With effortless warmth, and loving respect for characters that defies easy sentiment, Never Change melds the emotional depth and gentle intensity of poetry with the rich satisfactions of finely wrought fiction.
You know people like me. I'm the one who sat in a folding chair out in the hall selling tickets to the prom but never going, the one everybody liked but no one wanted to be with.
A self-anointed spinster at fifty-one, Myra Lipinsky has endured the isolation of her middle life by doting on her dog, Frank, and immersing herself in her career as a visiting nurse. Myra considers herself reasonably content, telling herself, It's enough, work and Frank. And it has been enough -- until Chip Reardon, the too-good-to-be-true golden boy she adored from afar, is assigned to be her new patient. Choosing to forgo invasive treatment for an incurable illness, Chip has returned from Manhattan to the New England home of his childhood to spend what time he has left. Now, Myra and Chip find themselves engaged in a poignant redefinition of roles, and a complicated dance of memory, ambivalence, and longing.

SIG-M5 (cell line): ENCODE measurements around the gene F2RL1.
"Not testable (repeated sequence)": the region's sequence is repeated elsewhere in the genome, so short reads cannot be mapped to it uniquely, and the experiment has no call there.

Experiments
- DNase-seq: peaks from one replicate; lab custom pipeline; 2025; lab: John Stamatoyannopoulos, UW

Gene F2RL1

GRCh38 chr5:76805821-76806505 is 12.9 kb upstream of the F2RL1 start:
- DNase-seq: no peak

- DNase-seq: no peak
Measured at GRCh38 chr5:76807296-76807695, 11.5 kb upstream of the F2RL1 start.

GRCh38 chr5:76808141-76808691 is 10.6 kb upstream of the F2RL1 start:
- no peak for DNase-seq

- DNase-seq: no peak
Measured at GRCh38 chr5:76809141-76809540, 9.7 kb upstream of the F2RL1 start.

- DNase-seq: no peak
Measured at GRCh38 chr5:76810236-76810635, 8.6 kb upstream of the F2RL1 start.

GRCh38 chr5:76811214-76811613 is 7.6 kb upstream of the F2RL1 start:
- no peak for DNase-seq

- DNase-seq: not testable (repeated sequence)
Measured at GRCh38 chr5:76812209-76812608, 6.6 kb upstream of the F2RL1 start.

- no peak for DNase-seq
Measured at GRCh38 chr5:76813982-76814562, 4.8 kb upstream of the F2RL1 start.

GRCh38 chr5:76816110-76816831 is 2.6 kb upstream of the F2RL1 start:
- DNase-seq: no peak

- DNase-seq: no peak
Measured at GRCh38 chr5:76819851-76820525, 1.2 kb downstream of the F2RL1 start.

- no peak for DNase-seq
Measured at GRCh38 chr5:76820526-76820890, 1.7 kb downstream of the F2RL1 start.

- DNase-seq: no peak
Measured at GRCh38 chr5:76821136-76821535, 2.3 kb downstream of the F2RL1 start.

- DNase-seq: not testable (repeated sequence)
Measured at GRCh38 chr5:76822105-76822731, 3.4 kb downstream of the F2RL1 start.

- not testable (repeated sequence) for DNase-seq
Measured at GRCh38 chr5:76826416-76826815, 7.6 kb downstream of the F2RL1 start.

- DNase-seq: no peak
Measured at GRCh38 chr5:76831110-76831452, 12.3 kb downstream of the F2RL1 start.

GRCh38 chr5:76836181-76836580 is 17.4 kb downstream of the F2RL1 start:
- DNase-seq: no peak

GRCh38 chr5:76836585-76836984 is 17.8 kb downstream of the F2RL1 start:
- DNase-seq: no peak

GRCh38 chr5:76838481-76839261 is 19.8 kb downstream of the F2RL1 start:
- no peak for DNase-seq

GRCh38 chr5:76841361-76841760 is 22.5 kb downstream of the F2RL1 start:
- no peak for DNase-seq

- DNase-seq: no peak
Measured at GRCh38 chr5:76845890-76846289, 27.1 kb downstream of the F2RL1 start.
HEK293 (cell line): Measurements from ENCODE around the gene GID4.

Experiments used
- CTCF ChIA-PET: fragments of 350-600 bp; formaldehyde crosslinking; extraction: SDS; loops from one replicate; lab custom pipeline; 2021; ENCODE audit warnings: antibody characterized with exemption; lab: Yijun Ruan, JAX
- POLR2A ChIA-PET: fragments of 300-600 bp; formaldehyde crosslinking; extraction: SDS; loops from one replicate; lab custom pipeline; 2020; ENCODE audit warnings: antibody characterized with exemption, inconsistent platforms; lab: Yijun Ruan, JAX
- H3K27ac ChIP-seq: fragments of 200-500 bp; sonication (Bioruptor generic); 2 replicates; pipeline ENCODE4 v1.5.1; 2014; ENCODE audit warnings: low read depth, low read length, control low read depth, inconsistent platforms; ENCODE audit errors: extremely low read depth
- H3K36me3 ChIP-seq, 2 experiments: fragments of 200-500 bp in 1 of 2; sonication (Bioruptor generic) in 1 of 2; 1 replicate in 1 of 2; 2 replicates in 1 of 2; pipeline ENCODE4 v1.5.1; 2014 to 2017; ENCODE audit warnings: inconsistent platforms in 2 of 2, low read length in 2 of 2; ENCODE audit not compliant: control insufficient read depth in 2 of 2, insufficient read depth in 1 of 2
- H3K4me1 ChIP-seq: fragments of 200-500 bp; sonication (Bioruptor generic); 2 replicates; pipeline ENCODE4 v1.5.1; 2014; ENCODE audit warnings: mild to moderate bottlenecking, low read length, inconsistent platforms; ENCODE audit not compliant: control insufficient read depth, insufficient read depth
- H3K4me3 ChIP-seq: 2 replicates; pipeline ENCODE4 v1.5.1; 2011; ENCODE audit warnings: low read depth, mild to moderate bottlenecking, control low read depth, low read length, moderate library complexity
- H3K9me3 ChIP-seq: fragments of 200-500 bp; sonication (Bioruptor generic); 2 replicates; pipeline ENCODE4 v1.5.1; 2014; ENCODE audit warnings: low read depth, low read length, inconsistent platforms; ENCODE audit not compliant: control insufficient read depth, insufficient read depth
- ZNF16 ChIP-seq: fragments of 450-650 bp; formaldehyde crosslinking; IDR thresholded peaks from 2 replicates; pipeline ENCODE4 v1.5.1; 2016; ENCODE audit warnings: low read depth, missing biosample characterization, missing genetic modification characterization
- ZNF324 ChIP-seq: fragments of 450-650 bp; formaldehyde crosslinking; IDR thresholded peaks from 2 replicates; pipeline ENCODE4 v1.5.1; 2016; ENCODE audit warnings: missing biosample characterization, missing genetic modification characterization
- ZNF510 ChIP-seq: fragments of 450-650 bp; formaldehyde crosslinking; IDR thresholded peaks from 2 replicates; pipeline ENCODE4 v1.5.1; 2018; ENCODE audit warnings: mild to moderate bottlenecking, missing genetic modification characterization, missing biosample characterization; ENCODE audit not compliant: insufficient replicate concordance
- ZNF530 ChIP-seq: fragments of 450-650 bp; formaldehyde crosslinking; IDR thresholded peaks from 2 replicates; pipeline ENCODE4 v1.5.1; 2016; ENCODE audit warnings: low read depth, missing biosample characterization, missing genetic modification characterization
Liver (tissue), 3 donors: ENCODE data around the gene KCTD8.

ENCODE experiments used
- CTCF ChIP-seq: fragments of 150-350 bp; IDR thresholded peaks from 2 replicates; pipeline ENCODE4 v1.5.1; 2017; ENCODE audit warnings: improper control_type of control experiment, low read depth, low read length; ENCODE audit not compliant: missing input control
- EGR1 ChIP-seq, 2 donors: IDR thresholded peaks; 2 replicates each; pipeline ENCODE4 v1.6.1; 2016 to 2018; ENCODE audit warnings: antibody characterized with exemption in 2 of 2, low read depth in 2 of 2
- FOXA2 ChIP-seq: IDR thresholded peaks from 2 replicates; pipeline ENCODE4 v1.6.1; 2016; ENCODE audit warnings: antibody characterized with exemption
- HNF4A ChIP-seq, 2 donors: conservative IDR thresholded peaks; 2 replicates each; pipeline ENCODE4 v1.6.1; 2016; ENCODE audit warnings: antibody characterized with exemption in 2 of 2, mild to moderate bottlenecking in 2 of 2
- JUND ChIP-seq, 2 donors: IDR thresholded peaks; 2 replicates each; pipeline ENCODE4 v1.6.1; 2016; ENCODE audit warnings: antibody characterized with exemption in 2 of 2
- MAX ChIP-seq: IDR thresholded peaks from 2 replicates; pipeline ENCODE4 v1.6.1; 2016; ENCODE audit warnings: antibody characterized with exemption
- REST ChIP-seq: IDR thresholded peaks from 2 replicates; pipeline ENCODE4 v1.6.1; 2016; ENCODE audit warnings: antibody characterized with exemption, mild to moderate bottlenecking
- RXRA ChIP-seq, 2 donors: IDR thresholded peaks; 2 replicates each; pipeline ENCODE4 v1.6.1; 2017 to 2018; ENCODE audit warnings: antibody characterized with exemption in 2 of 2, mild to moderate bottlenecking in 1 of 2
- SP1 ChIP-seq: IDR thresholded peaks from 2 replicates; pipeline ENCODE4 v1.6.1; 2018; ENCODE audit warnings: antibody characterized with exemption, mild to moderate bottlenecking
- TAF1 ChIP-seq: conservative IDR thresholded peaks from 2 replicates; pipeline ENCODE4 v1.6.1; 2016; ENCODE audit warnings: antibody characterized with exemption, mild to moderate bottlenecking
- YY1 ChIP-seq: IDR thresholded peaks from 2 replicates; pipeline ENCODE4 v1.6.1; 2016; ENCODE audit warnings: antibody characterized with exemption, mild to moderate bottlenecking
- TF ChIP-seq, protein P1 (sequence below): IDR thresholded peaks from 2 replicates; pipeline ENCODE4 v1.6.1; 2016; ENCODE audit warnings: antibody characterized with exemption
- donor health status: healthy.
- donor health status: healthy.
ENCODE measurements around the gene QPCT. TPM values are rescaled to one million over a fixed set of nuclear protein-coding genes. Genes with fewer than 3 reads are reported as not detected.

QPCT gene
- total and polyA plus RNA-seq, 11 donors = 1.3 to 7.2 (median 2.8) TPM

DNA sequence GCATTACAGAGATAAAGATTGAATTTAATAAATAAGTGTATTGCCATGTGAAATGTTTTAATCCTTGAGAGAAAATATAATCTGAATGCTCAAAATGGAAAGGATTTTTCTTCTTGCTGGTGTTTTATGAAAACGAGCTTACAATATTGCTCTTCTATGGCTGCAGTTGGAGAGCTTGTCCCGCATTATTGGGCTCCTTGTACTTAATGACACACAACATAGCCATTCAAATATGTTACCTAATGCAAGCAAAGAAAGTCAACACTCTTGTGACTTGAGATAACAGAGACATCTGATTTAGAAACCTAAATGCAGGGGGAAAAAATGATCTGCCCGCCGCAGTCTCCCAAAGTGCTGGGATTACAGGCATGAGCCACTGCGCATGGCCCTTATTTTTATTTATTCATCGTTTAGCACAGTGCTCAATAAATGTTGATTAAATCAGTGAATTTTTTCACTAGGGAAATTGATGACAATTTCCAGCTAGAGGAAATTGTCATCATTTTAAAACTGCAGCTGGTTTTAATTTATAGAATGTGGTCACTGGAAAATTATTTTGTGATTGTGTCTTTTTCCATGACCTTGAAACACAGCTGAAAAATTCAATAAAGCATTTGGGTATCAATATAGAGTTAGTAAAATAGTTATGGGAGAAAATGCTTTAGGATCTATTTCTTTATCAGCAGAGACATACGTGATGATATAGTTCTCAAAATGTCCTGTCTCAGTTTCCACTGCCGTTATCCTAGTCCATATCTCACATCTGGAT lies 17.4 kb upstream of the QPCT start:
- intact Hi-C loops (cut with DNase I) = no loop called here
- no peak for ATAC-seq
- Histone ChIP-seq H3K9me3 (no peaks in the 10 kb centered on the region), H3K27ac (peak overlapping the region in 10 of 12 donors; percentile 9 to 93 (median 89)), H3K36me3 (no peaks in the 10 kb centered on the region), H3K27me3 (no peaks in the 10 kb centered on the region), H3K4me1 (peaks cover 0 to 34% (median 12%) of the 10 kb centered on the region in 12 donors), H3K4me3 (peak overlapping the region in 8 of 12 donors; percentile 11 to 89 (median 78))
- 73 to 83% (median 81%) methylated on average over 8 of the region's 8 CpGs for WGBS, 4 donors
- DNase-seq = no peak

From the author whose work The New Yorker calls "strong" and "timeless" comes a wry and beautifully distilled portrait of one woman's resilience in the face of loneliness, and of a union that transcends life's most unexpected and challenging circumstances. With effortless warmth, and loving respect for characters that defies easy sentiment, Never Change melds the emotional depth and gentle intensity of poetry with the rich satisfactions of finely wrought fiction.
You know people like me. I'm the one who sat on a folding chair out in the hall with a cigar box on my lap, selling tickets to the prom, but never going -- even though in the late sixties only nerds went to proms. But I would have gone. I would have happily gone; I would have been so happy. I wanted the phone call with the rough voice asking "Would you...?" I wanted to finger row after row of pastel dresses in silks and chiffons -- their sweetheart necks, their wide ribbon ties. I wanted to have some shoes dyed; I thought it was a miracle they could do it. I wanted to put a wrist corsage in my refrigerator, lock the bathroom door, and bathe in perfumed water with rollers in my hair and the transistor at the edge of the sink blaring "Sugar Pie, Honey Bunch." I wanted to allow an hour for the application of all my new Maybelline, suffer the flash-bulbs of my parents' eager camera, stay out all night, and eat breakfast before I came home, bleary-eyed and in the know.
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